Saving Lives After Tragedy


Dec 14, 2015

Paramedics pushing a patient on a gurney into a hospital

Photo by spotmatikphoto/Fotolia

This commentary originally appeared on U.S. News & World Report on December 14, 2015.

On Dec. 2, 14 people were killed and 21 injured in a mass shooting in San Bernardino, California. Those shot and injured were taken to vicinity hospitals, even as the killers remained unidentified and at large. Arrowhead Regional Medical Center received five patients while on lockdown as a precautionary measure. Loma Linda University Medical Center also received five patients while assessing the credibility of a bomb threat called into the facility. At least five regional hospitals treated victims of the terrorist attack

As mass casualty incidents occur with increasing frequency, it is imperative that the responses to each of these incidents be very quickly assessed to identify the valuable lessons that can enhance preparedness for future crises. Among the lessons learned in the wake of other recent deadly attacks: Preparedness, coordination and adaptability are key; drills that simulate mass casualty incidents are critical; and medical facilities must stand ready to function as multidisciplinary trauma treatment centers at a moment's notice.

The San Bernardino attack came less than a month after multiple simultaneous terrorist attacks at six different sites in Paris left 130 dead and hundreds injured, with 129 of the fatalities occurring on-scene. On the day after the incidents, 80 victims were in critical condition. By two days after the incident, over 415 victims were treated at 10 hospitals, and 218 were released.

Multiple factors have been identified as contributing to the largely successful response to the Paris incidents. The Assistance Publique-Hopitaux de Paris, a hospital network with the ability to coordinate care across 40 facilities and 100,000 healthcare professionals, activated its network-wide emergency response plan. Initiating the plan (PDF) prompted activation of all the member hospitals, recalling staff and the facilities clearing beds in anticipation of incoming casualties.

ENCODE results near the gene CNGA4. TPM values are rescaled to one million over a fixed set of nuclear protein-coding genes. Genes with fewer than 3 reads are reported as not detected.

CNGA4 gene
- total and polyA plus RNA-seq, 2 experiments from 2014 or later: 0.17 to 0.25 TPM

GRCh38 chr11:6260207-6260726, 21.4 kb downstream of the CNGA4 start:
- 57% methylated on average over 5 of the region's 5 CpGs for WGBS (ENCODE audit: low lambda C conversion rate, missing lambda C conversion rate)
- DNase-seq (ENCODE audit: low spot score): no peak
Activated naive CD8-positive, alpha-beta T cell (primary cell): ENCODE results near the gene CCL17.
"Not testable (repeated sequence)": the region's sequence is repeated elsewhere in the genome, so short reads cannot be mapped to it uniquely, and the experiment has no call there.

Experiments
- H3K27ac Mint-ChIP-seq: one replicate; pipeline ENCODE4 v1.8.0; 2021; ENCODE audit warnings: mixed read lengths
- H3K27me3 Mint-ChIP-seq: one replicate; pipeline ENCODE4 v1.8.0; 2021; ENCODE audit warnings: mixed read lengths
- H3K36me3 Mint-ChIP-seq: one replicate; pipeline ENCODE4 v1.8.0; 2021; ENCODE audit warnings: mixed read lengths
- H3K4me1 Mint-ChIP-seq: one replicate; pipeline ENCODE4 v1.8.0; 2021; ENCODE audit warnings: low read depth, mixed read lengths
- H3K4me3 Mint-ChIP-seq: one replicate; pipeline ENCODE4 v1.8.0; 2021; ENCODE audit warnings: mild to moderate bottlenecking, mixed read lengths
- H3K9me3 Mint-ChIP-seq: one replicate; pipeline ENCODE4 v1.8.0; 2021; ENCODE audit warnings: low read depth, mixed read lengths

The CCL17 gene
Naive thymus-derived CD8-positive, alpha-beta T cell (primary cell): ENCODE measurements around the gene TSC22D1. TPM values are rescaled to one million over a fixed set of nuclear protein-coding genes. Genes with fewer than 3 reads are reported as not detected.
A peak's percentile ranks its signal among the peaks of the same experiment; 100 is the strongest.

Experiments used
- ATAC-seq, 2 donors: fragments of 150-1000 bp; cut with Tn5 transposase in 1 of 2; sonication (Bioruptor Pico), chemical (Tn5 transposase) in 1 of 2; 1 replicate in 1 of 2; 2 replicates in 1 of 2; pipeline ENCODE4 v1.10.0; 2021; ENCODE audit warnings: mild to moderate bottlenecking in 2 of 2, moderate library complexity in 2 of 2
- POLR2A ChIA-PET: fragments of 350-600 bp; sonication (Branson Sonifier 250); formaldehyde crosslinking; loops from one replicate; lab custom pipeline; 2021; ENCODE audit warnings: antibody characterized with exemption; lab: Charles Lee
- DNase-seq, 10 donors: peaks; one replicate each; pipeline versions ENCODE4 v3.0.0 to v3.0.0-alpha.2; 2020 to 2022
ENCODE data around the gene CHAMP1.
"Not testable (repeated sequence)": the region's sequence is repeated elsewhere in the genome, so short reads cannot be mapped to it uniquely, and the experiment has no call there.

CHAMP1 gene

The French emergency medical services led field triage and pre-hospital care, working closely with fire and rescue workers and police. The country's emergency services had been conducting mass casualty incident exercises with police and fire over the last two years, including an exercise earlier on the day of the incident. Patients were transported to hospitals based on capacity and availability of specialty care. Rapid triage of arriving casualties at hospitals and operational oversight of patient flow by clinician and administrative leadership was key to handling the surge of incoming casualties.

Those not needing emergency care were discharged home and those with lesser injuries were directed to smaller hospitals. Many of the emergency personnel and health care providers working at the time of the incident had participated in disaster exercises. Both within hospitals and across on-scene responding disciplines, training, cooperation and collaboration proved critical. In spite of the large number of casualties, activation of the emergency plan resulted in meeting the increase in demand for medical resources without exhausting resources.

Some of the factors important to the Paris response have also been credited as contributing to the response successes in the aftermath of the 2013 Boston Marathon bombings. In Boston, 264 patients were treated in 26 hospitals with no in-hospital deaths among treated casualties. Advance preparedness, quick logistical response, rapid access to operating rooms and effective delivery of multidisciplinary care were among key response factors.

Research from the RAND Corporation on responses to mass casualty incidents in the United States reveals common factors that contributed to response successes, including regular, multi-disciplinary disaster drills; leveraging existing relationships across responding entities; and a willingness to adapt existing disaster plans to the situation at hand. Rapid transition from daily operations to emergency response at receiving facilities is critical. Resources such as the Hospital Surge Evaluation Tool, available through the Department of Health and Human Services, can aid hospitals in assessing and improving their capacity to respond to sudden onset mass-casualty incidents.

Natural and man-made mass-casualty incidents are a growing national and global threat. Evaluating successes and shortcomings after each crisis can contribute to the design and implementation of robust and resilient response systems and ensure the best possible outcomes for individuals and impacted communities. Understanding factors critical to preparing for and responding to such incidents can enhance treatment for the injured and ultimately save lives.

Mahshid Abir, M.D., is an emergency physician at the University of Michigan and an adjunct natural scientist at the nonprofit, nonpartisan RAND Corporation. Christopher Nelson, Ph.D., is a senior political scientist at RAND and a professor of policy analysis at Pardee RAND Graduate School.